On the topic of control, the Control key on the Lenovo keyboard, as with many laptop keyboards that I’ve encountered, is in a bit of an awkward position, squeezed to the right by the Function key. Since, I very much depend on the Control key for shortcuts (in just about anything, but especially in libreadline-based programs), I decided to change the Caps Lock key to be an extra Control key. I’ve never actually used the CapsLock key in my life, I probably never will, older keyboards used that very spot for the Control Key, and why not? It’s a much better spot, requiring less gymnastics for my little pinky to reach. Once I considered this I was actually puzzled about why I’ve always wasted such an well-accessible key position.


On to the configuration. I wanted this to work in both Console mode and in X. But first X. In the xorg.conf, I went to the InputDevice section for my keyboard and added ctrl:nocaps to XkbOptions. The full XkbOptions line now reads:

Option "XkbOptions" "ctrl:nocaps,altwin:menu,compose:ralt,eurosign:e"

That’s it. I had to take a few more steps to get it to work in the console also.


First, I created a file called “/etc/extra-key-conf” with the following contents:

keymaps 0-15
keycode 58 = Control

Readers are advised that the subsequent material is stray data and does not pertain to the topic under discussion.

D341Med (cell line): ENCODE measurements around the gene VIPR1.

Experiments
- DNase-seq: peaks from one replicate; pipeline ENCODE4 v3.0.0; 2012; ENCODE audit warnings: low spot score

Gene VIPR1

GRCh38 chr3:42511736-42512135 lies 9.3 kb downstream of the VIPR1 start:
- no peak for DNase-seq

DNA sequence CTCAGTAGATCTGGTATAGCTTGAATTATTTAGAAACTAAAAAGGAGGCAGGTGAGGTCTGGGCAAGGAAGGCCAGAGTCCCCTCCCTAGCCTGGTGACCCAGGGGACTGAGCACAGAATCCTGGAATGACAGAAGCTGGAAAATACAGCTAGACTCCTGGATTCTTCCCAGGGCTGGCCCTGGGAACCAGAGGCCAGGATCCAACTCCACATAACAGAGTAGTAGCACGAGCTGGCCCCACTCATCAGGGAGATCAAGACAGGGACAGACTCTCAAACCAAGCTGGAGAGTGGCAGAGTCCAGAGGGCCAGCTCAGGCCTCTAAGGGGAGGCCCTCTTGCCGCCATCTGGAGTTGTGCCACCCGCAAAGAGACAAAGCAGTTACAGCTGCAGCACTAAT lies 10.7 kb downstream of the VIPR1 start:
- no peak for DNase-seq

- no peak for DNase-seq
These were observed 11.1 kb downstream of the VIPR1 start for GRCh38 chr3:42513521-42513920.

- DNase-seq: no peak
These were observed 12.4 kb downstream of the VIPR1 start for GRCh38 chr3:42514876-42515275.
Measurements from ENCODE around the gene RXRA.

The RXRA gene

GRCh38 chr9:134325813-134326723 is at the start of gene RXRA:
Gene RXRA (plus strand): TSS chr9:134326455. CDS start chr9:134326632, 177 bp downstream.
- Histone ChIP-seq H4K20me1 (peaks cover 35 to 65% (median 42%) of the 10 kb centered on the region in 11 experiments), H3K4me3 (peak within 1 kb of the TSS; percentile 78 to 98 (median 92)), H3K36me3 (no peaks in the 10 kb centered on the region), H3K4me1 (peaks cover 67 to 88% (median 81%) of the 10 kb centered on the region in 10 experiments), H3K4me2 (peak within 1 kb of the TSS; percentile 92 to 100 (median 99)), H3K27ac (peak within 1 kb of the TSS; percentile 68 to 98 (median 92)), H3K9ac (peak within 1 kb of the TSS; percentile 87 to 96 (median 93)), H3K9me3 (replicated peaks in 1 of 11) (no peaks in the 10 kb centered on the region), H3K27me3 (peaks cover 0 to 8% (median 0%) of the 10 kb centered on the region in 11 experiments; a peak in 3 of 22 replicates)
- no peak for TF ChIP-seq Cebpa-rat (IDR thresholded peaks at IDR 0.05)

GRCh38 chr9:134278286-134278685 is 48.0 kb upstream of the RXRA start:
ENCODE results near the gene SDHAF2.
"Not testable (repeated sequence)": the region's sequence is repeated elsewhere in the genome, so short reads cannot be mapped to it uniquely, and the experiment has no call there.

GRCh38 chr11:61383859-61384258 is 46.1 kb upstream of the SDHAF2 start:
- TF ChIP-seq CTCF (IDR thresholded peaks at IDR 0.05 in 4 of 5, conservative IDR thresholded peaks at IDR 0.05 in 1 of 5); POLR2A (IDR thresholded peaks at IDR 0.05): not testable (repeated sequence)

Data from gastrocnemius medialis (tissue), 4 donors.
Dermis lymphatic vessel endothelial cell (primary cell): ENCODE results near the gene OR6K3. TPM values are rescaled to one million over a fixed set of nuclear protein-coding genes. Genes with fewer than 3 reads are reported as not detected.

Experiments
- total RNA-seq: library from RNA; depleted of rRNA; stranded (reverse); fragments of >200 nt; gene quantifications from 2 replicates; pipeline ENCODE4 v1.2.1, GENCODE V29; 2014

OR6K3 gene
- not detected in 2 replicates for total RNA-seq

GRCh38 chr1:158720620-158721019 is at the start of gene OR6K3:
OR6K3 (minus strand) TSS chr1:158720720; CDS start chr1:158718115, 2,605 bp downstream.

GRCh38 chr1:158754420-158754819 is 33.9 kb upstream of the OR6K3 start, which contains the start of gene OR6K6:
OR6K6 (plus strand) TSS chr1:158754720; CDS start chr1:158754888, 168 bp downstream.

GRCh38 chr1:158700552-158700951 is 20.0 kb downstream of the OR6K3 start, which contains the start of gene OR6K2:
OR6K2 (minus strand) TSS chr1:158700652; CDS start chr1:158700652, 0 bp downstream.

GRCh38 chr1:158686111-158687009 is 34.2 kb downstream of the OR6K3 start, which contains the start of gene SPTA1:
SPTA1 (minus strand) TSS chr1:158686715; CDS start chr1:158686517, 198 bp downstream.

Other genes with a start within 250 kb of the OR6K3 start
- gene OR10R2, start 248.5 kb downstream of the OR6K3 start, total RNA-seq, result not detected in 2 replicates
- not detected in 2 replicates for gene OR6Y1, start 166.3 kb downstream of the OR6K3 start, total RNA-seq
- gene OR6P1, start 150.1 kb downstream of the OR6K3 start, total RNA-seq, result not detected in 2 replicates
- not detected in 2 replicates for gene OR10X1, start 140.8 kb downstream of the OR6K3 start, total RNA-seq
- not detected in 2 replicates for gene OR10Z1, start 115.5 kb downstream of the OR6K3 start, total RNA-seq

Then I added the following to /etc/conf.d/local.start. This is a Gentoo specific script that is loaded by /etc/init.d/local.

[ -z "$DISPLAY" -a -e /etc/extra-key-conf ];
        loadkeys /etc/extra-key-conf &>/dev/null

What this does is to check if the $DISPLAY variable isn’t set (of which we can be sure in this context, but may be useful if you plan to copy this snippet). It also checks if /etc/extra-key-conf exists. If both conditions are satisfied, loadkeys is called with that file as its argument.

In conclusion

I can really recommend this configuration even if your Control key is not awkwardly positioned on your keyboard. Do you use your Caps Lock key? Regularly? If you don’t, this will make your keyboard use more effective.


If you want to read into this more extensively, I recommend the Remap Caps Lock article from the Portland Pattern Repository.

Converting Monkey Audio to WAV in Gentoo

I had the bad luck that a CD image I acquired from the Internet consisted of a .ape file for the audio and a .cue file for the track offsets. cdrdao has no problem with .cue files but .ape is the file extension for Monkey Audio files. Monkey Audio is the awkwardly licensed monkey brother of Flac. (They’re both lossless audio encoding formats.)

This is one of those I-want-to-remember-this-for-later posts which I should really do more often if I wander about investigating various technicalities. Although such posts aren’t the most comprehensive and useful to the reader, they’re invaluable to myself six months from now.